Hospital trust fined over data breach which revealed sexuality and religion of staff

A health trust has been hit with a £185,000 fine after it posted the private details of thousands of members of staff '“ including their sexual orientation '“ on its website.

Wednesday, 4th May 2016, 11:33 am
Updated Wednesday, 4th May 2016, 1:34 pm
Blackpool Victoria Hospital

Blackpool Teaching Hospitals NHS Foundation Trust inadvertently published workers’ confidential data which also included their National Insurance number, date of birth and religious beliefs in March 2014, watchdogs revealed.

The organisation failed to notice the mistake for 10 months and then took a further five months to alert affected staff, the Information Commissioner’s Office (ICO) said as it announced the penalty.

Stephen Eckersley, head of enforcement at the ICO, said:”This trust played fast and loose with the highly sensitive and private information that was entrusted to them.

“It seems they ignored their duty to put rules in place to protect staff who deliver hospital services to others.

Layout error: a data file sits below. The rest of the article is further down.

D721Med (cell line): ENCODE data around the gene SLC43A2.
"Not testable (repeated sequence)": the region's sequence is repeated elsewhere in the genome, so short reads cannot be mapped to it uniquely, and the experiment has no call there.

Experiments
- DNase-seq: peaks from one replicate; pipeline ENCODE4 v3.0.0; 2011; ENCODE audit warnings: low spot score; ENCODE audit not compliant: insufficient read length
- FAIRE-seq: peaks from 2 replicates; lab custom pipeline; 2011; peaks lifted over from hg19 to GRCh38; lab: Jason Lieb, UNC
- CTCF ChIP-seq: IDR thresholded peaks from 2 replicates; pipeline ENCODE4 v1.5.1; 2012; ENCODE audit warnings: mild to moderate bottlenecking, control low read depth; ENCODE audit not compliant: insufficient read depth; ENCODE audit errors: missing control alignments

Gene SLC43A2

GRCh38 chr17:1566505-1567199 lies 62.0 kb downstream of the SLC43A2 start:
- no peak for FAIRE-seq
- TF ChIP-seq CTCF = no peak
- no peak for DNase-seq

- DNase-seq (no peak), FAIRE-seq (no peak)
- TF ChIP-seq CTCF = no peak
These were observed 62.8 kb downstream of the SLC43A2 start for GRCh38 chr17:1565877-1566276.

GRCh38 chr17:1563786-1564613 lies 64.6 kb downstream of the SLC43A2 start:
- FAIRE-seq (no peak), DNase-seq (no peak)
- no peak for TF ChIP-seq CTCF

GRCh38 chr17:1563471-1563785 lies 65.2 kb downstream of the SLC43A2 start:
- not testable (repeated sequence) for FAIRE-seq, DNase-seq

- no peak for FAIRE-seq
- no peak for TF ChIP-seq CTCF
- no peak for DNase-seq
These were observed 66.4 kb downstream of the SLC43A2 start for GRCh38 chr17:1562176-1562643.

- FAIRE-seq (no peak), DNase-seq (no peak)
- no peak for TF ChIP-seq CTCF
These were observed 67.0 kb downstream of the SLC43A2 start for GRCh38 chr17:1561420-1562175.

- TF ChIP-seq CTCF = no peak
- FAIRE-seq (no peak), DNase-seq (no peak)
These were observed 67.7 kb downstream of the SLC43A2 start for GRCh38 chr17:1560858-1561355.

“Any measures taken to protect this information from reaching the public domain were woefully inadequate or non-existent. The fact that the error went unnoticed for so long beggars belief.”

The breach related to spreadsheets containing confidential and sensitive personal data relating to 6,574 employees past and present - including pay scale, disabled status, ethnicity, religious belief and sexual orientation.

Information was volunteered by staff as part of the trust’s commitment to publish annual equality and diversity metrics on its website.

The ICO said the trust failed to notice that the published spreadsheets also contained hidden data that became visible by simply double-clicking the table.

During the period that the spreadsheets were publicly available, tables were accessed at least 59 times by 20 visitors, while associated data was also downloaded by “persons unknown” on several occasions, according to a penalty notice published by the watchdog.

Mr Eckersley added: “There was a need for robust measures to safeguard against this kind of disclosure. I can see no good reason for that not happening and that is why we have taken action.”